Moscow, Lagos and New York are the world's most expensive
cities for corporate hotel programs, according to a biannual report released Thursday
by Hogg Robinson Group. The travel management company uses a combination of
actual room nights booked by HRG clients and industry intelligence to create
The Russian capital has been the priciest city for nine
years now, and 2012 corporate hotel rates in local currency increased by 5
percent year over year. In New York, rates increased by 2 percent. Rates were
flat in the Nigerian city of Lagos, where some new properties opened but
"most corporate visitors use five-star hotels," according to HRG, as "security
remains a major concern for business travelers in Africa, especially in Lagos."
The world's largest corporate hotel rate percentage increases
occurred in Rio de Janeiro (19 percent) and São Paulo (15 percent), although
currency fluctuations negated the overall effect on international corporate
travelers. Hotel room rates throughout Latin America have "increased
significantly as business travelers turn their attentions to the lucrative
opportunities in the region," according to HRG.
Corporate hotel rates generally rose in major U.S. cities,
particularly San Francisco (10 percent), Atlanta (8 percent) and Houston (7
percent). San Francisco and Atlanta each benefited from several citywide
conventions and little supply growth, while Houston was boosted by the strong
oil and energy industries. Rates in Washington, D.C., however, plummeted by 14
percent due to decreased corporate demand.
"In North America, hotels approached negotiation season
with a very bullish attitude, leading to high rate rises," according to HRG.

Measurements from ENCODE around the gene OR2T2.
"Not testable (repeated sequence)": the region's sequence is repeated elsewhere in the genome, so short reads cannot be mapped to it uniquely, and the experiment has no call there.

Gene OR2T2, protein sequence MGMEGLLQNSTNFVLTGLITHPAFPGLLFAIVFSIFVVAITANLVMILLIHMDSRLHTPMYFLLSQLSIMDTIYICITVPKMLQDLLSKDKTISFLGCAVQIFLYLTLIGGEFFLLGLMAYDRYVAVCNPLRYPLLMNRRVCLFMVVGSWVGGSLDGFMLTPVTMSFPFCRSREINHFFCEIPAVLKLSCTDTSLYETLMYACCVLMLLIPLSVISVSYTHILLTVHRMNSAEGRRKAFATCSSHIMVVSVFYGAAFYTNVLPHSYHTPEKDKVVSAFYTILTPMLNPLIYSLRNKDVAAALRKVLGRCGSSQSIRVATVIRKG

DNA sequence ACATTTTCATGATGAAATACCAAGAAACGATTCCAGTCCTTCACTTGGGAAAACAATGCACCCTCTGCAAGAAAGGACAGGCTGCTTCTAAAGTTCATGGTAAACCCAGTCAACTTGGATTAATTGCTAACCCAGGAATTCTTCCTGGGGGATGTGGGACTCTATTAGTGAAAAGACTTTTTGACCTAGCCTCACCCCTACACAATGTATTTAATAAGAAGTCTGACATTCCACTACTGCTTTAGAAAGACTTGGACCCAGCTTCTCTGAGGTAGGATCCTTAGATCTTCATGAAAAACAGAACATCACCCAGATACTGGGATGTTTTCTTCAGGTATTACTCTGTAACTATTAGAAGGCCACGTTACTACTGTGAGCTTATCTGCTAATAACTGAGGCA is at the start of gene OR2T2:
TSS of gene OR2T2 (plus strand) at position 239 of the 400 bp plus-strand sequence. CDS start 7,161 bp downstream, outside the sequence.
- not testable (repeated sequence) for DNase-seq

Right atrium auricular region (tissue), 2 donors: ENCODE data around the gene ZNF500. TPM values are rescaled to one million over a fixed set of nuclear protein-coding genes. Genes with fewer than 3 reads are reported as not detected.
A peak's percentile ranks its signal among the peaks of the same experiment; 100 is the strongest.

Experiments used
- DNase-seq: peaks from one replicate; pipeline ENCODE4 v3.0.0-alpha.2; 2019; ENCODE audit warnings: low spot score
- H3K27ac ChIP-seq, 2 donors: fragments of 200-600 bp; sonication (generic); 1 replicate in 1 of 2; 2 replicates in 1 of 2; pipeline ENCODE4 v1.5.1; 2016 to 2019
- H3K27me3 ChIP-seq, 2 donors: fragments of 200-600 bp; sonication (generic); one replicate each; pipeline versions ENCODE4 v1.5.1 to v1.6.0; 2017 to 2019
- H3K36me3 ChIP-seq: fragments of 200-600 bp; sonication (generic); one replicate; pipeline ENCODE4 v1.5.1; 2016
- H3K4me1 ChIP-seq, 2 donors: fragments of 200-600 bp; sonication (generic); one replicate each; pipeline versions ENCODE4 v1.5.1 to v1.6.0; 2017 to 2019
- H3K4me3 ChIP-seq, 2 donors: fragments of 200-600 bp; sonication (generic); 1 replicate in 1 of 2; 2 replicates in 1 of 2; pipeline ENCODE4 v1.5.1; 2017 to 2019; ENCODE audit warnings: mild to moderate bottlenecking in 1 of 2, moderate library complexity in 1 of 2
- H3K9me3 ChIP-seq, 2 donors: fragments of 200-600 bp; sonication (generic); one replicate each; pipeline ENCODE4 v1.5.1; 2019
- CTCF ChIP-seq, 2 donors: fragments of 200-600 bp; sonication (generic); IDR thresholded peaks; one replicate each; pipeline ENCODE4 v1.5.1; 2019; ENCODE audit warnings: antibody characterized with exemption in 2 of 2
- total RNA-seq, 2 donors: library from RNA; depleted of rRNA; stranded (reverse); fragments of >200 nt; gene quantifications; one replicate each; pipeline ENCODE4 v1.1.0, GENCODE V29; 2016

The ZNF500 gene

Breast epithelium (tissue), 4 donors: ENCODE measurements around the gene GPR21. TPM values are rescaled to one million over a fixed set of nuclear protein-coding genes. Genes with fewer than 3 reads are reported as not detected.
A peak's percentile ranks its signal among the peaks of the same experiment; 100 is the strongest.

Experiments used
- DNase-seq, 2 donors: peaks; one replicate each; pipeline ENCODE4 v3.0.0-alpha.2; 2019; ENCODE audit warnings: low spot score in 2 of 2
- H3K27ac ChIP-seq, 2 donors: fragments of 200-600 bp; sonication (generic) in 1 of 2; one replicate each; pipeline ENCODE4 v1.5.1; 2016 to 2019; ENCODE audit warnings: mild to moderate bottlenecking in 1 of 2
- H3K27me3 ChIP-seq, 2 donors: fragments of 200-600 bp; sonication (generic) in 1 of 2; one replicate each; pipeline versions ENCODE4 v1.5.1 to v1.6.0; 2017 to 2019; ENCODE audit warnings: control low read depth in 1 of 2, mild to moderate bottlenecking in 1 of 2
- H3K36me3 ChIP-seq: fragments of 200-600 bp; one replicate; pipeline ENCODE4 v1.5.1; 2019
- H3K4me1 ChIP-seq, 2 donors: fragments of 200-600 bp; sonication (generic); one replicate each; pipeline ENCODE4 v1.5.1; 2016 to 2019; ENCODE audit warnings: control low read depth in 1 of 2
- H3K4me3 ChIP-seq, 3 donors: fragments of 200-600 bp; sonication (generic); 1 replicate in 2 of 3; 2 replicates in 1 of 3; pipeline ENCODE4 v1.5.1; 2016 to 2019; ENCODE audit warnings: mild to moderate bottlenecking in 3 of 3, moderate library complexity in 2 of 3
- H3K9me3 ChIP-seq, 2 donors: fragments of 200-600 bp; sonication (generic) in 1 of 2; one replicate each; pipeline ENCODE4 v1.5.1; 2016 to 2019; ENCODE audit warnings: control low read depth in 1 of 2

"Hotels are also paying more attention to cancellation deadlines, which is
placing a further squeeze on rates. With a lack of openings due to the major
groups focusing on other parts of the world, the squeeze on rates is likely to
The picture was mixed in Europe. Corporate hotel rates
largely decreased in cities in countries with fragile economies, including
Dublin (down 4 percent) and Athens (down 7 percent), or were volatile. In
Barcelona, for example, year-over-year hotel rates were down 39 percent in the
first quarter of 2012 but up 32 percent in the last quarter. Other cities had
modest rate growth, including Berlin (5 percent), London (5 percent) and Frankfurt
Hong Kong remained the most expensive city in Asia and the fourth-most
expensive in the world despite corporate hotel rates in 2012 changing little
year over year. Corporate hotel rates dropped in several Indian markets,
including Bangalore (down 12 percent) and New Delhi (9 percent), a combination
of a slowing Indian economy and increased supply, along with switches by several
corporations to house travelers in serviced apartments instead of hotels.
Corporate hotel rates in Beijing rose 3 percent, a more
moderate increase than in past years, as the city becomes a "relatively
well-served and mature business travel destination," according to HRG.
Rates decreased by 7 percent in Shanghai as a result of the glut of hotels
built for the 2010 World Expo.
In the Middle East, Dubai was the most expensive city and
saw corporate hotel rates increase by 2 percent.
"After several years of decline, room rates in Dubai
are increasing as business travelers are now beginning to return,"
according to HRG. "With many high-profile hotel projects effectively
mothballed over the past two years, the lack of new capacity has now begun to
squeeze supply. Several new hotel openings in quarter four eased the pressure
on existing capacity, but issues of availability are still particularly acute
in the long-stay corporate apartment sector."
Corporate hotel rates largely decreased across the rest of
the region, particularly in Abu Dhabi (down 11 percent) and Istanbul (down 10
percent). Istanbul has suffered from increased supply and a drop in demand due
to unrest in its neighbor Syria, HRG reported.
On the whole, corporate hotel rates in 2012 increased by 1.4
percent globally and rose in 32 of the 55 cities with the highest hotel rates,
according to HRG.